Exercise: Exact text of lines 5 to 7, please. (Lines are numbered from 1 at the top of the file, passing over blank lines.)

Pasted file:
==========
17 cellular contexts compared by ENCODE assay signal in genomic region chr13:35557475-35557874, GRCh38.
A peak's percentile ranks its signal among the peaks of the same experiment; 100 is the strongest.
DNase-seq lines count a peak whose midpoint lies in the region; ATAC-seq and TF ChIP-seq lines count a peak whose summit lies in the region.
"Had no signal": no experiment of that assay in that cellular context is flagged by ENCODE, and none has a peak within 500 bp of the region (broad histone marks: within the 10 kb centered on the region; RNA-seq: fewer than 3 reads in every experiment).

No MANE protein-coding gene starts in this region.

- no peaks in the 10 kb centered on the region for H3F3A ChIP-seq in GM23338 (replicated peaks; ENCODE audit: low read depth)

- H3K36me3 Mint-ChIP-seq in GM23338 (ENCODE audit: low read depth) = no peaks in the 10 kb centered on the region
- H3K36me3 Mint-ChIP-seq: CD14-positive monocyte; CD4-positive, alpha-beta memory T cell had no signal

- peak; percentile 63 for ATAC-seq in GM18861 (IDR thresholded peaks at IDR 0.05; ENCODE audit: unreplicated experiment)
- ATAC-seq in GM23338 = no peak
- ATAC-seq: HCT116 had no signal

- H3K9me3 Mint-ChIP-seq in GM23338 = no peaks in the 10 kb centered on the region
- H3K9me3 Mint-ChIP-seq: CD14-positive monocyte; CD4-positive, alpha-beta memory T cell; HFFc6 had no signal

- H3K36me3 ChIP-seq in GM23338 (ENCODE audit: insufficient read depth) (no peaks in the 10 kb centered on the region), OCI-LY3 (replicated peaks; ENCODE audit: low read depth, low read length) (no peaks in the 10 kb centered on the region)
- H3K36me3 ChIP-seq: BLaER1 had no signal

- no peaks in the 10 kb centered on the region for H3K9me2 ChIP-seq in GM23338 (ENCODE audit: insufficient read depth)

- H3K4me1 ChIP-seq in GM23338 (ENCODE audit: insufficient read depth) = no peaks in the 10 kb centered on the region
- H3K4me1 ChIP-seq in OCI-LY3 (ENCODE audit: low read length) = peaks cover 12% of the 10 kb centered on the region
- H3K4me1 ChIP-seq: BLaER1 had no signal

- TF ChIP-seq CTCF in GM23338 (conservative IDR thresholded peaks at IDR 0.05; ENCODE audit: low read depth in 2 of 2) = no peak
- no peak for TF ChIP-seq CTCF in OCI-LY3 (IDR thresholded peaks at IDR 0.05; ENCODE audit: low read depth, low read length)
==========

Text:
No MANE protein-coding gene starts in this region.

- no peaks in the 10 kb centered on the region for H3F3A ChIP-seq in GM23338 (replicated peaks; ENCODE audit: low read depth)

- H3K36me3 Mint-ChIP-seq in GM23338 (ENCODE audit: low read depth) = no peaks in the 10 kb centered on the region